I've come to realize that in writing, it's often the little things that bring a character to life more than anything else. It's the little things that make our characters interesting, enjoyable, and sometimes frustrating. Just like with us, they often tell people more about who we are than anything else.
Like when your crayon-wielding son gives you the illegible, hand-drawn Father's Day card--the one with the picture where you look more like a giraffe than a human and you search the entire house looking for a magnet that will hold it to the refrigerator. Or when your daughter gives you the broken limb from a dogwood tree that you're expected to plant and keep alive until she's married because it has pretty flowers on it.
Those are wonderful snapshot moments in time. But what if those moments occurred years ago? Do they reveal only who we were as opposed to who we are? Do they give our characters history?
Consider: In a few years that young father will age and become like me. Upper-middle-aged. A laundry list of new character-revealing traits emerge. Like when said upper-middle-aged man ponders how it's even possible that a single eyebrow hair can grow to a full inch in length. Overnight. And how he must be careful when trimming that lone rogue with battery-powered hair trimmers using the one upper-middle-aged eye that can see around hands and clippers.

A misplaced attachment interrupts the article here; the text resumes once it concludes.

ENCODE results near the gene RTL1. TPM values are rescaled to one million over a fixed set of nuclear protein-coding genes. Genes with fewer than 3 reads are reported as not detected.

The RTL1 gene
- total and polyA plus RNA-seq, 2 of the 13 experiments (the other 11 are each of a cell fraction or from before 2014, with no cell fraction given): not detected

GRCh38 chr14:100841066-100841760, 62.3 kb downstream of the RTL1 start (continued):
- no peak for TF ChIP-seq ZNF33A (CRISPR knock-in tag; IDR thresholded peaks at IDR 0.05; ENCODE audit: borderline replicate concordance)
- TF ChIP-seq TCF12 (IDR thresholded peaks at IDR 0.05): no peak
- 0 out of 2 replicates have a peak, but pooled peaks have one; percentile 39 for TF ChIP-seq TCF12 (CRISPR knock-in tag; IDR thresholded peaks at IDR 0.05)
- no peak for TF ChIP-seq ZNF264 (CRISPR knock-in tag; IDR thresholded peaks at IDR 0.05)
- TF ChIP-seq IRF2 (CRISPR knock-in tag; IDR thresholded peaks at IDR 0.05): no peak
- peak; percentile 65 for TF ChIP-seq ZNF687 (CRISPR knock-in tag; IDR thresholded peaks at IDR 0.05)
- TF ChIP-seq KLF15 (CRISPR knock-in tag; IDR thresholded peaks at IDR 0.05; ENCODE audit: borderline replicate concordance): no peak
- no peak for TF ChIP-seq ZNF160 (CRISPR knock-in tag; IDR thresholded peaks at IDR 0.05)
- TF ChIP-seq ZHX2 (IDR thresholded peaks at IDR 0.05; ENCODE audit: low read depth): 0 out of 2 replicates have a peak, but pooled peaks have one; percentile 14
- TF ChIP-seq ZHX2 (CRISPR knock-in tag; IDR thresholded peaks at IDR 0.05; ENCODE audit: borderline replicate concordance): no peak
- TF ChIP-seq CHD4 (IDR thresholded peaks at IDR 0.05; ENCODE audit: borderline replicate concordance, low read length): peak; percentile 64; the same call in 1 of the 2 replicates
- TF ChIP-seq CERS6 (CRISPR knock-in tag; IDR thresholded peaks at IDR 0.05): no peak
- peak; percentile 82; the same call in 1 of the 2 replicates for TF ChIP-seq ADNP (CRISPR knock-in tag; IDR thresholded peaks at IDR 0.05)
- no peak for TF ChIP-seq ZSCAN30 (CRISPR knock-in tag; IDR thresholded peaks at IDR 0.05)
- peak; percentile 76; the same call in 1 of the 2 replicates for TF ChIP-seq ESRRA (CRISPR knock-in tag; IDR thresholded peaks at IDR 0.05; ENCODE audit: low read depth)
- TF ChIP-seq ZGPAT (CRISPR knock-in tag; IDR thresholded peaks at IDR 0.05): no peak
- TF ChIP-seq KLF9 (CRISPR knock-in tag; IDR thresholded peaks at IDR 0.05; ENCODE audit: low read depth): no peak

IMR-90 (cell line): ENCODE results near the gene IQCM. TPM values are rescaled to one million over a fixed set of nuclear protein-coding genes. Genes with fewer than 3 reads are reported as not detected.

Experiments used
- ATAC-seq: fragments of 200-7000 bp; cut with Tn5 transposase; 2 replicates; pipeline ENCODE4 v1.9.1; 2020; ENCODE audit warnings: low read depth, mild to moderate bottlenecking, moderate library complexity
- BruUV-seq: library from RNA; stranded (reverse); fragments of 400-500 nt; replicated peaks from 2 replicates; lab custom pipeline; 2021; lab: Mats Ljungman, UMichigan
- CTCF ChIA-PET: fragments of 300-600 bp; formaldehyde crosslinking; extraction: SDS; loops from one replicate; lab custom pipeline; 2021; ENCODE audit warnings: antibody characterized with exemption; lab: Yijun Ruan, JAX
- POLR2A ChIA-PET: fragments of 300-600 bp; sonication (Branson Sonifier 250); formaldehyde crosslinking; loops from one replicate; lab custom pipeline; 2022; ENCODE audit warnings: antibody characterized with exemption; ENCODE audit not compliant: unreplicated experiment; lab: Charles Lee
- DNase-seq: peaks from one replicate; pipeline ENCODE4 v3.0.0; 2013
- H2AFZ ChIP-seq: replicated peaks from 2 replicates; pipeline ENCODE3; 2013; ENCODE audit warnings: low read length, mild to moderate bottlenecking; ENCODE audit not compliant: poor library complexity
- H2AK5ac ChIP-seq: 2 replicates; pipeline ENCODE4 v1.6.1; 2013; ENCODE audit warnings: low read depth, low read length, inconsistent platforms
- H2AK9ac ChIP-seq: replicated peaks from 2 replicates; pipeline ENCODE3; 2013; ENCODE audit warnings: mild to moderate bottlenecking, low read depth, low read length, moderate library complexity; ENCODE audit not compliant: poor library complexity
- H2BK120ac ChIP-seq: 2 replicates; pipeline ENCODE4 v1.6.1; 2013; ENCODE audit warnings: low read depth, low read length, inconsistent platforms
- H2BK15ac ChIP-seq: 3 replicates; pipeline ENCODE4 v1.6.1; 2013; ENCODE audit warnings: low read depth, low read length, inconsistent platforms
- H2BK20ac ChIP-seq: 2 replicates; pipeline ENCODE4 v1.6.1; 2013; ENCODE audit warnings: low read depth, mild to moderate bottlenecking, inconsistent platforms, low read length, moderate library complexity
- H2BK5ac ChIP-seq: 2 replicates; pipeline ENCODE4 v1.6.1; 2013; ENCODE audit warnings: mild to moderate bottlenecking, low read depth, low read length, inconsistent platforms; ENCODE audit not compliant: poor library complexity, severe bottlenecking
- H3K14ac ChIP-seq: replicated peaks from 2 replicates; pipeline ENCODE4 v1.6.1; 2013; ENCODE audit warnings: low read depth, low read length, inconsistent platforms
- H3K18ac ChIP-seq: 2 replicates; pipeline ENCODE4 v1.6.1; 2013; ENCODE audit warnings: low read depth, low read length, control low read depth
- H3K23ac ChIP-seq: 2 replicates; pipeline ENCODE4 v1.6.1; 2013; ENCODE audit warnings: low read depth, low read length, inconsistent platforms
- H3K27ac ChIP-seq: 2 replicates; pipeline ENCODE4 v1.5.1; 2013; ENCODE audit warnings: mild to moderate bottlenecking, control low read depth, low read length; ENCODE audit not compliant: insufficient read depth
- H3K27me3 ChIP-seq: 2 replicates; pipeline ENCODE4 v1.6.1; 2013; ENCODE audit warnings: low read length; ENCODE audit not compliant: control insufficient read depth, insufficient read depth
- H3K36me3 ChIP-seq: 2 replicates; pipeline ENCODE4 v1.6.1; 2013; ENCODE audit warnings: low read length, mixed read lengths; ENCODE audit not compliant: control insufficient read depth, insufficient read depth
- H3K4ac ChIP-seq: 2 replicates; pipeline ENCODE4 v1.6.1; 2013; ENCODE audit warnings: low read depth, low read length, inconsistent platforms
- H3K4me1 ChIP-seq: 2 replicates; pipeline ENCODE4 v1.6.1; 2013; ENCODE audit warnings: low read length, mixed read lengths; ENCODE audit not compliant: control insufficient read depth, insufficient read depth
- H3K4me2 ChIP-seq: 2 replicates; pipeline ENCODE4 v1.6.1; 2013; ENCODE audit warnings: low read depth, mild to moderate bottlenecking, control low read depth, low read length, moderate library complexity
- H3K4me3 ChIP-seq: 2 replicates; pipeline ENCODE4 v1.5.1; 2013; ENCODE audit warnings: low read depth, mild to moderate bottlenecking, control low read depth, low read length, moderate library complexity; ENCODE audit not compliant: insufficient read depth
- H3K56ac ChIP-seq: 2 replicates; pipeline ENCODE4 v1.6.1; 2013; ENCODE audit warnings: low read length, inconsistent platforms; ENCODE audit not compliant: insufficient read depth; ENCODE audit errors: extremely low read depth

The aging father remembers how he prayed for hair to cover his smooth chest because all the other young fathers had hair and he had none. And waking one morning to find that hair had indeed grown, but on top of his shoulders, down his back, out of his ears, and his chest was still bare. How he made the mental note to be more specific in subsequent prayers and wondered if Gabriel and Michael peered down from Heaven pointing and giggling at God's latest prank.
I wrote in a previous post about how it's easy to capture the mundane, but where one detail can bore the reader with unnecessary information another detail can bring a character to life and do as much--if not more--than the primary plot can ever accomplish.
Maybe it's more important to see what Mom does while making breakfast than it is to know what she's serving. Perhaps it's not little Johnny's refusal to eat his cabbage that fascinates us, but rather seeing the face he makes when Mom sets it on the table. Suzie's math test may have received a bad grade, but watching her evade Dad when she brings it home tells us more about Suzie than the simple fact that she finds mathematics challenging.
Life is filled with these little moments of thought and behavior that when properly revealed to readers enables them to identify with our characters. To love them or hate them or feel for them like we want.
What are the little things about your characters that will tell me who they truly are?